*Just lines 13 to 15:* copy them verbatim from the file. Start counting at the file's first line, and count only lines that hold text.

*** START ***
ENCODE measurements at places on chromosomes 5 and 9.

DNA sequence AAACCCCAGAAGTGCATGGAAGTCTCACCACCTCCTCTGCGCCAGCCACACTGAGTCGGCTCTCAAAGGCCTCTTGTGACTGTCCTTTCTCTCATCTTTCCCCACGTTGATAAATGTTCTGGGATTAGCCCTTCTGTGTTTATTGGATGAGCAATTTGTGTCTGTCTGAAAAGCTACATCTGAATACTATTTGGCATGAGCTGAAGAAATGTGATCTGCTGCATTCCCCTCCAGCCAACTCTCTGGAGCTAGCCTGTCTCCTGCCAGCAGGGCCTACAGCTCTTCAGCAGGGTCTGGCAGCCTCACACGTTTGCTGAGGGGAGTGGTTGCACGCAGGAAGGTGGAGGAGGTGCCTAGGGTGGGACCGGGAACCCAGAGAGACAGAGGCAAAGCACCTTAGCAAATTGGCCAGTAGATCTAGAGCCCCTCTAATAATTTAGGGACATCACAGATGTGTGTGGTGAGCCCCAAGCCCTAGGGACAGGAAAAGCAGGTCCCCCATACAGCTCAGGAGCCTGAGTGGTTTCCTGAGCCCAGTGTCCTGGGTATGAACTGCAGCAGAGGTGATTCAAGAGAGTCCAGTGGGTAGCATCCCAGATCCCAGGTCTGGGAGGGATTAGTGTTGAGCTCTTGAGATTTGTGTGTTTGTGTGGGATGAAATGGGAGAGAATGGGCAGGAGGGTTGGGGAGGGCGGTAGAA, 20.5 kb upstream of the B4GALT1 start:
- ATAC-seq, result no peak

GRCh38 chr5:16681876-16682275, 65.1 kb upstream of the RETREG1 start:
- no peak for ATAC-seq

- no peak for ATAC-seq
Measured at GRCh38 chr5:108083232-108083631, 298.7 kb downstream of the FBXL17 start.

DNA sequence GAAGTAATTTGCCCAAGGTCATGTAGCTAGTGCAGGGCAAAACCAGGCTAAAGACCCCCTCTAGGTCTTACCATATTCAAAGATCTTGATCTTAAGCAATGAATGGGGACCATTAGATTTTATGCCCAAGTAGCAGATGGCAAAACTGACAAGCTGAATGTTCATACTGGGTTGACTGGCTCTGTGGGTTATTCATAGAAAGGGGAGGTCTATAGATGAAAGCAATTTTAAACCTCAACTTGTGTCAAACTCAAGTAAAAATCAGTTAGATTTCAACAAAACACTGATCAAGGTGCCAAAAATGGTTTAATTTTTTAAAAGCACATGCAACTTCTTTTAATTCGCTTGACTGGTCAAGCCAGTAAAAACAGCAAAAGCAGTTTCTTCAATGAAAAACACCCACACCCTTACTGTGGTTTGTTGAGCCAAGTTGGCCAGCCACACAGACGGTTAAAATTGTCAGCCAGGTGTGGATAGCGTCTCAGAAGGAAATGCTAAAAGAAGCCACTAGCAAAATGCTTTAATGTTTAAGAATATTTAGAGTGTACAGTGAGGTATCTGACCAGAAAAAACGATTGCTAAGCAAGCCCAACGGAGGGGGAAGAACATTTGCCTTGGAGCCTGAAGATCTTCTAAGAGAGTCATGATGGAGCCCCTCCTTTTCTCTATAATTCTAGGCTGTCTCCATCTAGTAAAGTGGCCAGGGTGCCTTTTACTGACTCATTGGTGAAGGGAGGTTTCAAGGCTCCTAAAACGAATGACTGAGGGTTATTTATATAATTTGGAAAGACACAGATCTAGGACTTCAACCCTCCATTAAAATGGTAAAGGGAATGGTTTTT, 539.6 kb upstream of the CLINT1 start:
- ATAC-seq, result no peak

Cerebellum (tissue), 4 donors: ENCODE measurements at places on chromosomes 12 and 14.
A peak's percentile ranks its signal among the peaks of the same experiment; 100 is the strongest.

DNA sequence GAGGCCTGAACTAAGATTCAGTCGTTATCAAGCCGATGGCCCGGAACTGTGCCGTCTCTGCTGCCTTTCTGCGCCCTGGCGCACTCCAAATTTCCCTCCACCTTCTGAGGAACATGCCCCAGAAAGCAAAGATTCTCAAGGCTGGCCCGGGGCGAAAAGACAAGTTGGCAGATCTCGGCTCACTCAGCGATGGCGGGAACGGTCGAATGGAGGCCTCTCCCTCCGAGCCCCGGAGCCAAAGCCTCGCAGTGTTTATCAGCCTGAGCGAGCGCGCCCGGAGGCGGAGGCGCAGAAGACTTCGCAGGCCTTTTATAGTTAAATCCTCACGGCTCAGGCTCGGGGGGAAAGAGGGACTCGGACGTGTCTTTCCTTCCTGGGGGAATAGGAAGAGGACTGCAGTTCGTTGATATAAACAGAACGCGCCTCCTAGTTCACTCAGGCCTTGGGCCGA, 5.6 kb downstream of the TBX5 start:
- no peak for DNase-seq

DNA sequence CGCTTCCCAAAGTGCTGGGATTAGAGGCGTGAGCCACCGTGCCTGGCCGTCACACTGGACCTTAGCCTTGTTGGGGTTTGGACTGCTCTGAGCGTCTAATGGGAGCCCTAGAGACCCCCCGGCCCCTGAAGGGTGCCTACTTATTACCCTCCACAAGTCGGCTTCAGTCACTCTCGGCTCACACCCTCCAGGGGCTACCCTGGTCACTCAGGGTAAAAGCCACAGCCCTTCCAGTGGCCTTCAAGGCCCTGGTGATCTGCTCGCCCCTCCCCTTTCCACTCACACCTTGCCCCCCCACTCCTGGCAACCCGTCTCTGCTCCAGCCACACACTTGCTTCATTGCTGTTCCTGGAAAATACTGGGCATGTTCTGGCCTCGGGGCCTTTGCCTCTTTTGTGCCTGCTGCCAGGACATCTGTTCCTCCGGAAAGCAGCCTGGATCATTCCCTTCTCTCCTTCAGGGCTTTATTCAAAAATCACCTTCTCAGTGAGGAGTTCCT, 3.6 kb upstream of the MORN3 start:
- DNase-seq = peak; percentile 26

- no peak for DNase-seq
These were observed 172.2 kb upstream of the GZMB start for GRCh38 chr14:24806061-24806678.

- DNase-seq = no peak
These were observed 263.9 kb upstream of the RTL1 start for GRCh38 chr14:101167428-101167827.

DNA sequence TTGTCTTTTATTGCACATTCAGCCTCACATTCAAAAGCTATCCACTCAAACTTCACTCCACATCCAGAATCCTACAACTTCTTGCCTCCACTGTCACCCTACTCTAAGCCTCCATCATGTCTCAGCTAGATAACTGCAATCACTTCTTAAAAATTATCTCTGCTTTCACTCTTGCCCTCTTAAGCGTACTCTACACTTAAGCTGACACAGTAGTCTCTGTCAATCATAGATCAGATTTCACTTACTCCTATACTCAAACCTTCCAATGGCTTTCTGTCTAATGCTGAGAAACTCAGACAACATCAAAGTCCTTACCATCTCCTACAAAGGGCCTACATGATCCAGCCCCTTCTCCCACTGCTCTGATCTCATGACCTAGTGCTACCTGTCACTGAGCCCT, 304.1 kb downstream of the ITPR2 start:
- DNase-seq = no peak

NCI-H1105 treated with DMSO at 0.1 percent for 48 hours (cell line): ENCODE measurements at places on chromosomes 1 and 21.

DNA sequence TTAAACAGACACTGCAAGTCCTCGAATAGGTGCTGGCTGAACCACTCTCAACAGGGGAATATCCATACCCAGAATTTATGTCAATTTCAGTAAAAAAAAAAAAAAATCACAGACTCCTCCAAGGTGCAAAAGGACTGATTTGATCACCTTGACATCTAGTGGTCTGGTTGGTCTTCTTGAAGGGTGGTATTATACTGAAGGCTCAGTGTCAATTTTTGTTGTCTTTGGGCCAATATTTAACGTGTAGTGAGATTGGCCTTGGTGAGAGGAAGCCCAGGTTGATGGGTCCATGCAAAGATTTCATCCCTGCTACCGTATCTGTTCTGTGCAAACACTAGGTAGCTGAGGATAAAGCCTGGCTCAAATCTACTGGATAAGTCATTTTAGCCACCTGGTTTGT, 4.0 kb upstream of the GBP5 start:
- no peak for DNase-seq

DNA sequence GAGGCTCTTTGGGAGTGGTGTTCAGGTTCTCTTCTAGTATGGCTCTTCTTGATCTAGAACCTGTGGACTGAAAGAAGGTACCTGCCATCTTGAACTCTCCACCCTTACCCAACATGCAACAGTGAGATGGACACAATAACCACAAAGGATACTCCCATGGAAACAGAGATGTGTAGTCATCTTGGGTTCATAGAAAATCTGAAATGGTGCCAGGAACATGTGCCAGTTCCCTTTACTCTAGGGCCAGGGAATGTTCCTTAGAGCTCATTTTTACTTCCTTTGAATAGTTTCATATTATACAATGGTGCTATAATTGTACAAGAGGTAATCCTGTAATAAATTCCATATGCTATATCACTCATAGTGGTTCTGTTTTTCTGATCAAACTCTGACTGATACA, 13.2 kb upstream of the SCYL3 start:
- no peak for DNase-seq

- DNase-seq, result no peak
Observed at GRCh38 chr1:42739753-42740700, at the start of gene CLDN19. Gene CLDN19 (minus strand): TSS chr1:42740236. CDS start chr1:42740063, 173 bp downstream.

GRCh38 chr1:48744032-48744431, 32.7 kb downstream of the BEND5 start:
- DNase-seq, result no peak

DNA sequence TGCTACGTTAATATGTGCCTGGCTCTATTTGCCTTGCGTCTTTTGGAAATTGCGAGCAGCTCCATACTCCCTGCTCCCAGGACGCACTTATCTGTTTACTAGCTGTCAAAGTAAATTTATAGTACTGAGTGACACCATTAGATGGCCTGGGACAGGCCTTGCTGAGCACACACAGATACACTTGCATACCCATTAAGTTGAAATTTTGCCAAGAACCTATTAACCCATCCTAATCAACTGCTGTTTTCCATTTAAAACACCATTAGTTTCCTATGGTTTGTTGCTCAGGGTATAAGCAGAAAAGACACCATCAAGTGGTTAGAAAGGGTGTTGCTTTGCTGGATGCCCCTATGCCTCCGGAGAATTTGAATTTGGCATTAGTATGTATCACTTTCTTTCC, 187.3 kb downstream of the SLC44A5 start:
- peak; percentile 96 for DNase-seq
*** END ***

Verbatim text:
- no peak for DNase-seq

DNA sequence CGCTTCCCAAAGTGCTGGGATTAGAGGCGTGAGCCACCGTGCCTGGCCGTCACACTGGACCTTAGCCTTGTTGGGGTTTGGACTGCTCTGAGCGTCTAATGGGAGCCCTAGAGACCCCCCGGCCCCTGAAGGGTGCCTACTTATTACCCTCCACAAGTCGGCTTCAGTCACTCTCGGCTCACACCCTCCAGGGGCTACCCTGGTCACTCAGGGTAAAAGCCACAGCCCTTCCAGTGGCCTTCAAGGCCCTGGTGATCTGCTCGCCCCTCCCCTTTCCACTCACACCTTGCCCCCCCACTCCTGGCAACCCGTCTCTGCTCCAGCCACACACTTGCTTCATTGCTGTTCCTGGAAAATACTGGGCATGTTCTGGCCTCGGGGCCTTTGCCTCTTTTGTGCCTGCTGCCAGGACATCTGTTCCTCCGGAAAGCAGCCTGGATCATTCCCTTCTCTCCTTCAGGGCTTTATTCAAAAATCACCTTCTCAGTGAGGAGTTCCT, 3.6 kb upstream of the MORN3 start:
- DNase-seq = peak; percentile 26